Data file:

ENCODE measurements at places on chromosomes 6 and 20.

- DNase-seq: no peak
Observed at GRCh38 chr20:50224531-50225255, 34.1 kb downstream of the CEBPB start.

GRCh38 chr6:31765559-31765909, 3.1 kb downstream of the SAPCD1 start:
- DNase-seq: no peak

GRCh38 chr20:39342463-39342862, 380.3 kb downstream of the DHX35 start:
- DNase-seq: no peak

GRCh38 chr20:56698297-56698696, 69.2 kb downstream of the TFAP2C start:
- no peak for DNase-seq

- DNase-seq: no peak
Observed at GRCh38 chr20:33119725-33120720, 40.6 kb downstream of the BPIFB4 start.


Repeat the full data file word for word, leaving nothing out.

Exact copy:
ENCODE measurements at places on chromosomes 6 and 20.

- DNase-seq: no peak
Observed at GRCh38 chr20:50224531-50225255, 34.1 kb downstream of the CEBPB start.

GRCh38 chr6:31765559-31765909, 3.1 kb downstream of the SAPCD1 start:
- DNase-seq: no peak

GRCh38 chr20:39342463-39342862, 380.3 kb downstream of the DHX35 start:
- DNase-seq: no peak

GRCh38 chr20:56698297-56698696, 69.2 kb downstream of the TFAP2C start:
- no peak for DNase-seq

- DNase-seq: no peak
Observed at GRCh38 chr20:33119725-33120720, 40.6 kb downstream of the BPIFB4 start.